Thursday, April 9, 2009

Taking “Big Jake” by the Horns

This week I visited a little place called Fort Worth, TX. We drove in at night and it didn’t seem like much; it almost reminded me of a ghost town. I’ve never been to Texas – in fact I can count on one hand how many times I’ve left my precious East coast. So on a Monday night, Fort Worth didn’t look like anything special. In fact, it scared me a little and I dreaded waking up the next day, convinced that it would be worse in daylight. The next day I wasn’t surprised so much as stunned at how much they embrace their roots: cowboy boots used as signs, longhorn heads everywhere, a cow skull hung above my hotel bed, and the Western horse saddles set-up as bar stools in the hotel restaurant. Texas is an entirely different beast from the rest of the United States.

Longhorns parading in front of the Stockyard Hotel

As a native Virginian, I’ve been exposed to the so-called “Southern” lifestyle: mud splattered trucks in the high school parking lots, camouflage jackets as daily attire and, of course, that music. However, I could escape it because not everyone in my area was from Virginia; many were from Pennsylvania, Maryland, or farther away because there is a Naval base in my hometown. Located within miles of the Mason-Dixon Line, we are an eclectic county.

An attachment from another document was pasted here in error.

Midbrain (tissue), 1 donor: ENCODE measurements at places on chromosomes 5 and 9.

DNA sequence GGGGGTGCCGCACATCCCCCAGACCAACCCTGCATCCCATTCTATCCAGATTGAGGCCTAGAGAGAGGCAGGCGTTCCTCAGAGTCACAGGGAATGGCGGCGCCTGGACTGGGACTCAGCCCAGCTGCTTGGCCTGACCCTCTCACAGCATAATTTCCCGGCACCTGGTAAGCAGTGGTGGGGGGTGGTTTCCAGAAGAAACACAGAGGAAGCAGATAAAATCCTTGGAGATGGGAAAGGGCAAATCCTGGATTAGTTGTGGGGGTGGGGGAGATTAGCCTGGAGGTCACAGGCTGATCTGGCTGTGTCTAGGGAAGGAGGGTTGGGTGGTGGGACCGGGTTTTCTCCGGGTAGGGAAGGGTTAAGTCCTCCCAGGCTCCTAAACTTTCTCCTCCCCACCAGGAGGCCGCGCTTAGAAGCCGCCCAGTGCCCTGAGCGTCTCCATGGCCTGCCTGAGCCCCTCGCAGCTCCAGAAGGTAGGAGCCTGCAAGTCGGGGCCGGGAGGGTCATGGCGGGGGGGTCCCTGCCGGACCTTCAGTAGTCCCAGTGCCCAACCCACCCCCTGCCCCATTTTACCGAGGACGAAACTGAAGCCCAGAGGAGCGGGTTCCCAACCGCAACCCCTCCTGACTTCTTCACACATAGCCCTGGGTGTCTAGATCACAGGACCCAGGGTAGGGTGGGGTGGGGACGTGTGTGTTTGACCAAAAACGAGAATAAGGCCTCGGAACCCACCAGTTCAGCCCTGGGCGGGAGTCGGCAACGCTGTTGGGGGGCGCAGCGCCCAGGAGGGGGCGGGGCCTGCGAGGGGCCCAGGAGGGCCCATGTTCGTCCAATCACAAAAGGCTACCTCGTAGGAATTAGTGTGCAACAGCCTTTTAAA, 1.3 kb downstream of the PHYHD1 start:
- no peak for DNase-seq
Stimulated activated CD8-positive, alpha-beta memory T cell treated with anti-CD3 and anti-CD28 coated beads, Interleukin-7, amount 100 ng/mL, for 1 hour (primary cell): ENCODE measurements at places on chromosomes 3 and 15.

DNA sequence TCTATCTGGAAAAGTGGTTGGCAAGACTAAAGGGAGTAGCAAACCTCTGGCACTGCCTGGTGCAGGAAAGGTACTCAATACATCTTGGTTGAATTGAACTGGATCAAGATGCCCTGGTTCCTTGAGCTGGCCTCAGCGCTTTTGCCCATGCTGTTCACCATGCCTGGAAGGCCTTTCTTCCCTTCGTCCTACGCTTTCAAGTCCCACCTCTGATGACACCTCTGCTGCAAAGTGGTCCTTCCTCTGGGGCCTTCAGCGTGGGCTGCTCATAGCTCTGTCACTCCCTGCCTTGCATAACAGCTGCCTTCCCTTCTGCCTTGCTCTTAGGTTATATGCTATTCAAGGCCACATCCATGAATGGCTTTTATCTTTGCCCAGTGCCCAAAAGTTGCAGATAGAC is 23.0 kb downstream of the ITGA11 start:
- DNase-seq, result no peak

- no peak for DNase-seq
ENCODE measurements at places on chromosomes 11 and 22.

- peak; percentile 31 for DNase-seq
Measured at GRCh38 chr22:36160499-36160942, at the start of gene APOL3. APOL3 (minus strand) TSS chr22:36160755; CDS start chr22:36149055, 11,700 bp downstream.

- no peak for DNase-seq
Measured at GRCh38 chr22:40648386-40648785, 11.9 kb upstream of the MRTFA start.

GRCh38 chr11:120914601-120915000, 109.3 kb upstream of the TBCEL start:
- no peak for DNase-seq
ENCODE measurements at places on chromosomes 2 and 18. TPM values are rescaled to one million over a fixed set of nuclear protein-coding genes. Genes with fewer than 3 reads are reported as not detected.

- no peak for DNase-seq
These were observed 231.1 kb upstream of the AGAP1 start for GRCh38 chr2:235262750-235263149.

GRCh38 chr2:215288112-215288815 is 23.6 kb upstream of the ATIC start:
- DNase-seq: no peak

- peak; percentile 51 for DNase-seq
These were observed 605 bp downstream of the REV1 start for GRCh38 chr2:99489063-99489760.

It takes some time for me to adjust to change, but when I visit places I like to force myself to go outside of my comfort zone and try something new. For instance, I rode a Longhorn steer, something that was never on my to-do list or had even crossed my mind. But it happened. I knew this was probably the only time I’d ever have the opportunity to ride a steer and stay on. It helped that I wasn’t alone–I had my business coach Carrie Wilkerson standing by, having already gotten up on the bull, telling me it was simple and doable.

Once I sat on top of the rather calm beast, I couldn’t help but smile. “Big Jake” wasn’t as scary as I had thought. In fact, he just stood there, chewing cud, his tail barely lifting to flick at the flies engulfing him. Business could learn a lot from an example like that. Take the bull by the horns – try something new. Gateway aims to be that guiding light in the contracting arena – we’ve ridden the bull before and know how the beast works. We want to help your business achieve because it is simple and easy. The only thing that is preventing you from getting up on that animal is yourself. One thing I took away from Texas was that I needed to trust myself more and believe I can do it anything. With the right coaches, anything is achievable.

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